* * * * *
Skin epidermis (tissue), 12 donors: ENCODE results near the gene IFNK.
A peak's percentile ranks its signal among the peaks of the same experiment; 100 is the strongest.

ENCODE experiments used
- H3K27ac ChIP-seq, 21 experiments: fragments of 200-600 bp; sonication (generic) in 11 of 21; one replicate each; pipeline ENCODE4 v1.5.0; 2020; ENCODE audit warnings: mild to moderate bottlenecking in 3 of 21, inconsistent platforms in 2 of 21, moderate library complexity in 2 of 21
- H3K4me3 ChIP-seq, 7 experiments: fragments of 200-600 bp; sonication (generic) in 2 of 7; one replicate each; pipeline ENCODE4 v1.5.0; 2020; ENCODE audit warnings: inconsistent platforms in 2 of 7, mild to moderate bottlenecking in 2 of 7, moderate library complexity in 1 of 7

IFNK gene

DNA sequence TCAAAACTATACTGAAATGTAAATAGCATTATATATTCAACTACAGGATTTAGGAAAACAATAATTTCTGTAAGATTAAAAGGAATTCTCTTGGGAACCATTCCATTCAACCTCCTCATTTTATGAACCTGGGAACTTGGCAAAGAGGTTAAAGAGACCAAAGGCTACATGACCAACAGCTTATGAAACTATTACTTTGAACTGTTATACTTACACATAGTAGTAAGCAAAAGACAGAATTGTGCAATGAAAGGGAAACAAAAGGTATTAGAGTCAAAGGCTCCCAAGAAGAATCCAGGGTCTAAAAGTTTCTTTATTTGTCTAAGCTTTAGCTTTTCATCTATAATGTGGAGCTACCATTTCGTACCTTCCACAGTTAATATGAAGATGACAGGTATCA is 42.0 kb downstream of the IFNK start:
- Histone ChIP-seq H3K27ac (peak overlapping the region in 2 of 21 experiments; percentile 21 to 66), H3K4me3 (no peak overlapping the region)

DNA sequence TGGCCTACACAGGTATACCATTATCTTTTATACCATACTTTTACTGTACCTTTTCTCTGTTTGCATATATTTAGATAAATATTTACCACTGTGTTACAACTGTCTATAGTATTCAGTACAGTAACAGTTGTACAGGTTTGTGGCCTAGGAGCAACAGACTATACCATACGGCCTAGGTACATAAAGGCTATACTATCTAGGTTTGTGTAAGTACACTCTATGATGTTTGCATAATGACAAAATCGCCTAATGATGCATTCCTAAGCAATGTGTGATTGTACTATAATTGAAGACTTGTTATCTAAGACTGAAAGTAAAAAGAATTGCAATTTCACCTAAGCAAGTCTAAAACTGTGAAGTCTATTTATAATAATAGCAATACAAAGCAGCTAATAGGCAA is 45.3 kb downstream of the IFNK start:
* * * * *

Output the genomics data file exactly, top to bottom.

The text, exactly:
Skin epidermis (tissue), 12 donors: ENCODE results near the gene IFNK.
A peak's percentile ranks its signal among the peaks of the same experiment; 100 is the strongest.

ENCODE experiments used
- H3K27ac ChIP-seq, 21 experiments: fragments of 200-600 bp; sonication (generic) in 11 of 21; one replicate each; pipeline ENCODE4 v1.5.0; 2020; ENCODE audit warnings: mild to moderate bottlenecking in 3 of 21, inconsistent platforms in 2 of 21, moderate library complexity in 2 of 21
- H3K4me3 ChIP-seq, 7 experiments: fragments of 200-600 bp; sonication (generic) in 2 of 7; one replicate each; pipeline ENCODE4 v1.5.0; 2020; ENCODE audit warnings: inconsistent platforms in 2 of 7, mild to moderate bottlenecking in 2 of 7, moderate library complexity in 1 of 7

IFNK gene

DNA sequence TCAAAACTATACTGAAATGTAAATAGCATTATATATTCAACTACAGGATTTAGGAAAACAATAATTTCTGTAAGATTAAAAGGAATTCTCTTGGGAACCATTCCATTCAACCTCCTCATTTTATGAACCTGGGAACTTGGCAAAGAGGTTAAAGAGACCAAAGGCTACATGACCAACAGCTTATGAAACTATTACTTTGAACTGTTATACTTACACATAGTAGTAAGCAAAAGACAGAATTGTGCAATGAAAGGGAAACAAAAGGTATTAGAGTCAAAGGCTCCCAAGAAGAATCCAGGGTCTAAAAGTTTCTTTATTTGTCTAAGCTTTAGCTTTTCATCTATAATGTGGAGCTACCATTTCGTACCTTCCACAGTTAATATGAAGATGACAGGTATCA is 42.0 kb downstream of the IFNK start:
- Histone ChIP-seq H3K27ac (peak overlapping the region in 2 of 21 experiments; percentile 21 to 66), H3K4me3 (no peak overlapping the region)

DNA sequence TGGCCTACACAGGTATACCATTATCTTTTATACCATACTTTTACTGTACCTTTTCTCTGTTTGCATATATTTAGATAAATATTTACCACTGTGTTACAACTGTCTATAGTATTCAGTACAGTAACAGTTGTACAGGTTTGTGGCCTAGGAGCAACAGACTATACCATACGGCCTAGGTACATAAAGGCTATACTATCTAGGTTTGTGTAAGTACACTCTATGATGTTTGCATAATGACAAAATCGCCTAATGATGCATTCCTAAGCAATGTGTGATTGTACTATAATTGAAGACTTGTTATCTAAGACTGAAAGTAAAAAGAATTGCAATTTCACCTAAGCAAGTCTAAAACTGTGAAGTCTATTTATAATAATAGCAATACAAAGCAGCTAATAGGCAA is 45.3 kb downstream of the IFNK start: